- On diversity: “When you think of Halo and the other games in our portfolio, ”said Ross,“ it’s about making sure you have a diverse world and a diverse set of characters. It’s no longer so much about the Xbox itself, to paraphrase it, as “meeting the players where they are at” and using the recent acquisitions of Microsoft studios as a way to have something. for everyone.
- Learn more about diversity: “The gaming industry is arguably, or soon will be, the largest media company in the world,” said Fries. “That kind of means that term ‘gamer’ is going away. We’re all gamers in a sense. Look at mobile games right now, over half of mobile gamers are female. But who’s making the content? Unfortunately, that’s only a small percentage of game makers, and that has to change. To create authentic content, it has to come from people who are like the audience, as Bonnie puts it. “
- On user-generated content: Development technology has advanced to the point where, at least in theory, everyone in the gaming space could create their own content, if not their own games. Ross pointed out HaloForge mode, Forzathe liveries created by the players and the entire Minecraft like spaces where personalized user content is a big part of the overall experience.
- Learn more about the creators: Moore, in his current role as senior vice president at Unity Technologies, was speaking on the same day as Acquired unit the Lord of the Rings Weta Digital, the special effects company of director Peter Jackson. “We think there are already 2 billion creators,” he said. “We also believe that the world will break into real-time 3D,” citing sports broadcasts as an example.
- On the future of content: Bach predicted that in the future the dividing lines between the various entertainment industries – music, movies, games, television – would crumble. “Real-time streaming of music, video and television all come together. I just think there are some really cool opportunities for different types of content that we won’t even know how to categorize.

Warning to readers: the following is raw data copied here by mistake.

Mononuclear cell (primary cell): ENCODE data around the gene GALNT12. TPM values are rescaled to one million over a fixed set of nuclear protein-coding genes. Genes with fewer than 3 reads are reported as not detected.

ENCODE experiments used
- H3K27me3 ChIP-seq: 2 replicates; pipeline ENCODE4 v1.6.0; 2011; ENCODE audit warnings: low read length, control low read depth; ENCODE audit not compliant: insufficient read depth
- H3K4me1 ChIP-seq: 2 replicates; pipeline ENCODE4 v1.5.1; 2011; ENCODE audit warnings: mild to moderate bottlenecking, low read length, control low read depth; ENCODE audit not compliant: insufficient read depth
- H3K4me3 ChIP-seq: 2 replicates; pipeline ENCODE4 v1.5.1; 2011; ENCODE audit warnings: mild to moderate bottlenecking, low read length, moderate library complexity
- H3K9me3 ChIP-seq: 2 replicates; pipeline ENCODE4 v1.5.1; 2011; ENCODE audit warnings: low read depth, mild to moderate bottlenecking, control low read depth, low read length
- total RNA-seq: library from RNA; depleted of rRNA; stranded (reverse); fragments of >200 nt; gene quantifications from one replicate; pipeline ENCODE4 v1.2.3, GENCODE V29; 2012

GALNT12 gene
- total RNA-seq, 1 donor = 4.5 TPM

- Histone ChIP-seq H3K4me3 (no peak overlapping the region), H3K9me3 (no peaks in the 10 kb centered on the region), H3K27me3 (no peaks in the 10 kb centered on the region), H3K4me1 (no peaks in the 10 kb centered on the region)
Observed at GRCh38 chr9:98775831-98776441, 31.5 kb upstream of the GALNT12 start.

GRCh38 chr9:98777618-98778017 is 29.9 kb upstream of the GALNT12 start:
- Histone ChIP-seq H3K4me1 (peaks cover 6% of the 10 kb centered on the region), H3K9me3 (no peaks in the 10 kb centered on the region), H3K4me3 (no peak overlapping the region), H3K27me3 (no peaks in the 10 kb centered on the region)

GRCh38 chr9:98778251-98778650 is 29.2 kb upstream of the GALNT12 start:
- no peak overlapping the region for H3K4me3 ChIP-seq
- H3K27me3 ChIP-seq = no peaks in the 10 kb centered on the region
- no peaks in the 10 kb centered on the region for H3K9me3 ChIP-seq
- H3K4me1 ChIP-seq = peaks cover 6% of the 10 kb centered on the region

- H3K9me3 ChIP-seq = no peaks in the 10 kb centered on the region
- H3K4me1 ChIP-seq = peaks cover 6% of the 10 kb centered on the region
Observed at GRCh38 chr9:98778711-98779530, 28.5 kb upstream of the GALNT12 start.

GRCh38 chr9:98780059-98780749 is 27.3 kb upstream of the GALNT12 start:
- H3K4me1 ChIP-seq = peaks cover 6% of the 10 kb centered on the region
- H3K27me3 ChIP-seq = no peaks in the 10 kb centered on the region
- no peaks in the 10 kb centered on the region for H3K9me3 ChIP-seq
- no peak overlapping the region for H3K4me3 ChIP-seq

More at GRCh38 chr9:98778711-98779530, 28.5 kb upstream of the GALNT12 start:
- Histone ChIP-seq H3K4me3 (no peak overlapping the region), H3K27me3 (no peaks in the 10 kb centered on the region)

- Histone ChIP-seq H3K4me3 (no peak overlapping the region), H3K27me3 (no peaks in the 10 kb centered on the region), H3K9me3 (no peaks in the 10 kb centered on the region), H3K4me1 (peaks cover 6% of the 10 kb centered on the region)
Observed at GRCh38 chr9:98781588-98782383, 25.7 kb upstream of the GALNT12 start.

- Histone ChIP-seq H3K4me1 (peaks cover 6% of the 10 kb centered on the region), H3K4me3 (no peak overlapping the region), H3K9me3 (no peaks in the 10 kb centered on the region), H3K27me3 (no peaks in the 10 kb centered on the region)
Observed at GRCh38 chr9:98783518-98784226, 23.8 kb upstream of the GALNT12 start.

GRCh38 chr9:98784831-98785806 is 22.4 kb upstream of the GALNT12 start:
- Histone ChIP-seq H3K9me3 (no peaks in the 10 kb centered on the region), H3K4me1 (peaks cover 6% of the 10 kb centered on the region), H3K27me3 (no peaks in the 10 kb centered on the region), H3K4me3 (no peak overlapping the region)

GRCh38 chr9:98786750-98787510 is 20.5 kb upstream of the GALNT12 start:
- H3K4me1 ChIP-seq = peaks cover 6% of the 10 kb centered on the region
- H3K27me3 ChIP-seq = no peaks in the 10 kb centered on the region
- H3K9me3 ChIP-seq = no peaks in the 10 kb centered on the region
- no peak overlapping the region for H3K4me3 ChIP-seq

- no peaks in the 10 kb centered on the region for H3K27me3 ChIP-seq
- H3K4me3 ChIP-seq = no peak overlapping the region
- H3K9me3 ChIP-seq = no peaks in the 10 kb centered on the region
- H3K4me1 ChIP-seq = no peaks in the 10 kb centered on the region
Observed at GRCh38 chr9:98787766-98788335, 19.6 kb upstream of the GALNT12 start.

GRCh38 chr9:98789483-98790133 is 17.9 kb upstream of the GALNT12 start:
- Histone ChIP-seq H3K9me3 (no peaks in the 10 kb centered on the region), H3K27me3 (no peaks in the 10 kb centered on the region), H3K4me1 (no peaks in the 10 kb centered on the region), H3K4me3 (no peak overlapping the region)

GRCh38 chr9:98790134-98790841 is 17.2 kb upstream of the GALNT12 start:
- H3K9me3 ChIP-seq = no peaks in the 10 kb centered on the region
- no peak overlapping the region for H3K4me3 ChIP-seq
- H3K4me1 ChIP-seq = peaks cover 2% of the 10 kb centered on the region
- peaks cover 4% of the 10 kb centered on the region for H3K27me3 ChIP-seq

- In augmented reality and virtual reality: “I think AR will be more practical [than VR] because it’s a mixture of worlds and a mixture of entertainment, ”said Ross, when Fils-Aimé broached the subject of the metaverse. “It brings everything together.”
- Learn more about augmented reality and virtual reality: Bach sees the VR / AR space dividing, between attempts to transition awkward VR headsets to ‘glass’ and improvements in productivity (ie.
- On PC games: “I’ve heard for 30 years that PC gaming is dying,” Fries said. “No, it’s not dying. He grows up. There is room in the market for VR and AR.
- On future entertainment experiences: Moore and Unity are working on ways to disrupt the world of live entertainment (“the democratization of the entertainment experience”), using virtual and mixed reality to open events to remote attendees. “It almost seems archaic to have the chance to win the lottery, buy a ticket, travel somewhere…”
- On the metaverse: Bach asked Fils-Aimé about the social implications of the Metaverse, where someone could have an entirely different life in virtual reality. “This is where an AR-type experience is socially better,” Fils-Aimé said, “because you are not completely outside the real world experience. I am concerned about an experience that takes you away from you. about your family, the environment, all of those things. My parenting instincts also come into play, in terms of what I would rather see my kids do. “
- Learn more about the metaverse: Fries had just visited Theodore Roosevelt Memorial Park in Washington DC and recalled one of Roosevelt’s quotes: “Order without freedom and freedom without order are also destructive. He noted that if the metaverse is created, this should be kept in mind. “They’re always about people, and when you get people you have to have a balance between those two things.”
- On ethics: “As technology owners, we have a responsibility,” said Ross, to think about ethics and social concerns when building the VR / AR space. “I think we see it unfolding in front of us – what happens when we don’t. And I think this is our second chance at this.
- On Gates’ interrupted game of bridge: Asked about his memories of his time with Xbox, Moore recounted how at one point he approved downtime for several NT servers that run Microsoft’s casual games. Unfortunately for him, this included the app that Gates regularly used to play bridge online with Warren Buffett, which resulted in an annoying phone call from Gates to Moore.